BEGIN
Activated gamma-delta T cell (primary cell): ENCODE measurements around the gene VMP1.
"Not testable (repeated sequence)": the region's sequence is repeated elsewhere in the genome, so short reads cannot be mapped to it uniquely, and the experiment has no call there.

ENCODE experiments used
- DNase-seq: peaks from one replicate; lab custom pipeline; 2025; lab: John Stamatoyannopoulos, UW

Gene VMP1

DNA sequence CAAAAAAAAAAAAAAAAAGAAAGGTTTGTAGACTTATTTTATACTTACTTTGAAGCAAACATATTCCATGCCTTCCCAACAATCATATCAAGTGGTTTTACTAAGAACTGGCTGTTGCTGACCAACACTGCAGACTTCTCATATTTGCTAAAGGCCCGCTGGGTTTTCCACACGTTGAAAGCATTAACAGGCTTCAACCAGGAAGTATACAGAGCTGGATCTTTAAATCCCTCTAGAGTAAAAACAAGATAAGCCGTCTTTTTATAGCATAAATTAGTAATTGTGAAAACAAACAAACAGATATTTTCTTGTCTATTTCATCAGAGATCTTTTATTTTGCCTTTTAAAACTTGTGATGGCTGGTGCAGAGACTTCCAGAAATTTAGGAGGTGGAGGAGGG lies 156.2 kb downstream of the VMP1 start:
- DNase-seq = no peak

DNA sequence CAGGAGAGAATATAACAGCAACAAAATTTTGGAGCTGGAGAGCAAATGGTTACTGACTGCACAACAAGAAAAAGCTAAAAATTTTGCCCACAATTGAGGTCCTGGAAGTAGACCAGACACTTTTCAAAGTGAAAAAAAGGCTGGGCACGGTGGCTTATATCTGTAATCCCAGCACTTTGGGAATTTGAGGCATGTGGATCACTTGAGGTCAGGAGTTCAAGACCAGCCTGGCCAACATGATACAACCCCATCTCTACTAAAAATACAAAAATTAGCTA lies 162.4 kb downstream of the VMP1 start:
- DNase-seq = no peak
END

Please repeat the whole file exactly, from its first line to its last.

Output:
Activated gamma-delta T cell (primary cell): ENCODE measurements around the gene VMP1.
"Not testable (repeated sequence)": the region's sequence is repeated elsewhere in the genome, so short reads cannot be mapped to it uniquely, and the experiment has no call there.

ENCODE experiments used
- DNase-seq: peaks from one replicate; lab custom pipeline; 2025; lab: John Stamatoyannopoulos, UW

Gene VMP1

DNA sequence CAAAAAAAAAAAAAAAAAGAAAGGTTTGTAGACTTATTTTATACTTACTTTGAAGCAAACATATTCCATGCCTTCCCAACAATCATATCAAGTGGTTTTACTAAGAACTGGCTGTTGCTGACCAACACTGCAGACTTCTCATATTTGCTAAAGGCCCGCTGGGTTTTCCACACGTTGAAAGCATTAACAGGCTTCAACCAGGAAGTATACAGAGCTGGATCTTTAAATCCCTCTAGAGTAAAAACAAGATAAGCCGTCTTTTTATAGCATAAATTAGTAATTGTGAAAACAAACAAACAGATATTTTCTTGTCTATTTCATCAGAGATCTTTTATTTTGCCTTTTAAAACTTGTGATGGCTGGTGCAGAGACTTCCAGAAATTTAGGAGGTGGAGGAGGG lies 156.2 kb downstream of the VMP1 start:
- DNase-seq = no peak

DNA sequence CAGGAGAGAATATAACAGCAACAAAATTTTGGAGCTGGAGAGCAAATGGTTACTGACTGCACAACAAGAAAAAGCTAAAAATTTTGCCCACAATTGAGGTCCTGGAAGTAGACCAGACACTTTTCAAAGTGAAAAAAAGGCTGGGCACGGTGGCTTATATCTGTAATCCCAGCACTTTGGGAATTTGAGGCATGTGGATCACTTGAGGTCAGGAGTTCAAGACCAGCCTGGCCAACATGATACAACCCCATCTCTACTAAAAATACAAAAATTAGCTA lies 162.4 kb downstream of the VMP1 start:
- DNase-seq = no peak